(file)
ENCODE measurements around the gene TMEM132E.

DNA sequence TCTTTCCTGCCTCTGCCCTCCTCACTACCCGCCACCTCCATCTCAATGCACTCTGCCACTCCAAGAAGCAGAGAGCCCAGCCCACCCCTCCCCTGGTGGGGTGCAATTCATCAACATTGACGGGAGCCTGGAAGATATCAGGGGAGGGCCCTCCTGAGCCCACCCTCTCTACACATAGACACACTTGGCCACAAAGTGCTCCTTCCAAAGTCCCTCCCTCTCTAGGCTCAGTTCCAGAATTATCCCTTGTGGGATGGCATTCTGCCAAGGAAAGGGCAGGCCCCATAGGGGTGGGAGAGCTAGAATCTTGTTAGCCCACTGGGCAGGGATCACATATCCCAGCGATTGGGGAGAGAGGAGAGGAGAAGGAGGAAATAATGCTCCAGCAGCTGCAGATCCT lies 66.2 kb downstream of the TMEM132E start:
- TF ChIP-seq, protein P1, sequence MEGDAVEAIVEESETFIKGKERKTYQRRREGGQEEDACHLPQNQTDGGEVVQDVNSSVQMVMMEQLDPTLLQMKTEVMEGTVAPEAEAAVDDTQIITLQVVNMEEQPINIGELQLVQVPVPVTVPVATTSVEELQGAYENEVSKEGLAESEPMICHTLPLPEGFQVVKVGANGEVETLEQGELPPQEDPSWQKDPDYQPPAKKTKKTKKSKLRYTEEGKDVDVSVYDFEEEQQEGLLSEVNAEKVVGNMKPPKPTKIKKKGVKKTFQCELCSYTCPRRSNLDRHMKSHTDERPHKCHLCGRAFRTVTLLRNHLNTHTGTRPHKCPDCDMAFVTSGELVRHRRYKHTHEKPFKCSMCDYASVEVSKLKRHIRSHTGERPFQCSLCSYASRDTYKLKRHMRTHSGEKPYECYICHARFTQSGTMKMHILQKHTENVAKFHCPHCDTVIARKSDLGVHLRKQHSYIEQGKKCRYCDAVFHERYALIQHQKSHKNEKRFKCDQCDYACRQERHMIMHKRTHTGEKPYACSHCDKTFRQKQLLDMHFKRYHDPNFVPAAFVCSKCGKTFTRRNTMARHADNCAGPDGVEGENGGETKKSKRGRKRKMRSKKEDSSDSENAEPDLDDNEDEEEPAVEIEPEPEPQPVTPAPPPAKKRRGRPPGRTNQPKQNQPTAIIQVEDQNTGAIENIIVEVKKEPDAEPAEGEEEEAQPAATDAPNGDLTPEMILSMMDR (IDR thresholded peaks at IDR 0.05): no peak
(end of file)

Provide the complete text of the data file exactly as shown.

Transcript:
ENCODE measurements around the gene TMEM132E.

DNA sequence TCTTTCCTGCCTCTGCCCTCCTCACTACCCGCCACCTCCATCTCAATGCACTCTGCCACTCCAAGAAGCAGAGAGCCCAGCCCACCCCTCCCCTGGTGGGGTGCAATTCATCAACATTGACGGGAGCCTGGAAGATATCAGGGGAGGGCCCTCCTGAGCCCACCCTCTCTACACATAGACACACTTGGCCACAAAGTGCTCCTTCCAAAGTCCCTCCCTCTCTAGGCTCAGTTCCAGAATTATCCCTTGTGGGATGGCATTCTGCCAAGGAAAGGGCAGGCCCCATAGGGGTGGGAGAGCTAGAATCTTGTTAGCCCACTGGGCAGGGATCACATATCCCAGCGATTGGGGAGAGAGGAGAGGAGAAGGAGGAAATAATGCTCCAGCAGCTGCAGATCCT lies 66.2 kb downstream of the TMEM132E start:
- TF ChIP-seq, protein P1, sequence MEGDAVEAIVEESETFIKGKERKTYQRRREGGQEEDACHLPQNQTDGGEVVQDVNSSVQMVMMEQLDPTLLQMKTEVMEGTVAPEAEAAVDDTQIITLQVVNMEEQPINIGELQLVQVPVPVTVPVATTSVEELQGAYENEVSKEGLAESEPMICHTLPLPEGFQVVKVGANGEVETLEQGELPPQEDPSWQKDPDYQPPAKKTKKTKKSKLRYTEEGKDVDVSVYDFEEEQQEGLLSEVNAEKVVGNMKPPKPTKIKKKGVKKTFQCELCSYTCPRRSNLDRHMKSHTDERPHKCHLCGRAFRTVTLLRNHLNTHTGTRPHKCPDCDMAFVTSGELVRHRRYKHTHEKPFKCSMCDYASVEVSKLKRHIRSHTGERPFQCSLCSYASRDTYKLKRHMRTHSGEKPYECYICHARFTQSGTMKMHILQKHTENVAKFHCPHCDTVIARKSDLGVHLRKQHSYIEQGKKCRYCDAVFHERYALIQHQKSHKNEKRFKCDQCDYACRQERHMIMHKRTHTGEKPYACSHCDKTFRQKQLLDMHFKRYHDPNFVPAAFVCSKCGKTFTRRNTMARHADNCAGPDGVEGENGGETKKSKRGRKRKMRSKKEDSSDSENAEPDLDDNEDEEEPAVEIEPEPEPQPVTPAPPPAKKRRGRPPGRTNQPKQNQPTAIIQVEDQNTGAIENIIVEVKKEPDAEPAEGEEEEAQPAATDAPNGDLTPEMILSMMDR (IDR thresholded peaks at IDR 0.05): no peak